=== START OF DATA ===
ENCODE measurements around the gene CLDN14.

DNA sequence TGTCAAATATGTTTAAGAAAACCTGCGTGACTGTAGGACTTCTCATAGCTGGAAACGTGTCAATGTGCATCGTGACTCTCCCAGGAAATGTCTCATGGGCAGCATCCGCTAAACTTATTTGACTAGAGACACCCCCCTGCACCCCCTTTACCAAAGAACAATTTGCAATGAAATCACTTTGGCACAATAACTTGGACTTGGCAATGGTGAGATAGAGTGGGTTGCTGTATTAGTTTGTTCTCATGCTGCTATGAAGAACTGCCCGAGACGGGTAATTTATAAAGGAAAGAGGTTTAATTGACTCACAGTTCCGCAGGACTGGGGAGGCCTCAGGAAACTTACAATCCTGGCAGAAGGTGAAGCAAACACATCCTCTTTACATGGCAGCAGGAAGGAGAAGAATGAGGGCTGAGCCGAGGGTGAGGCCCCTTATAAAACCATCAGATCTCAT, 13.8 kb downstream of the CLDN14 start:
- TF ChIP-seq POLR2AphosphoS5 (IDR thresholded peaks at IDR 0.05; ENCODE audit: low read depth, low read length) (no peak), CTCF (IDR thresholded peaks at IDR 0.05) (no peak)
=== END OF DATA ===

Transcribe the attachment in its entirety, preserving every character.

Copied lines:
ENCODE measurements around the gene CLDN14.

DNA sequence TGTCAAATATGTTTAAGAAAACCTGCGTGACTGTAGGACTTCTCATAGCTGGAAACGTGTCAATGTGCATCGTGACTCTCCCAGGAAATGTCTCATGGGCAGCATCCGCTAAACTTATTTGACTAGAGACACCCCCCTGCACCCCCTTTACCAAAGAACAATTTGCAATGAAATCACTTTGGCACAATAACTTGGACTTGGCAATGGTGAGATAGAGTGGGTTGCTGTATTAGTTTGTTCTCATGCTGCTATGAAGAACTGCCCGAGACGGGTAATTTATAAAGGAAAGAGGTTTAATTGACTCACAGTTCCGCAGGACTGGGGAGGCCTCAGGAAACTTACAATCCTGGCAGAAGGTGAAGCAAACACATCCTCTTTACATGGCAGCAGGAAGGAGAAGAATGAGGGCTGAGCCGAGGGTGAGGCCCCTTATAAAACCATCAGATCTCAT, 13.8 kb downstream of the CLDN14 start:
- TF ChIP-seq POLR2AphosphoS5 (IDR thresholded peaks at IDR 0.05; ENCODE audit: low read depth, low read length) (no peak), CTCF (IDR thresholded peaks at IDR 0.05) (no peak)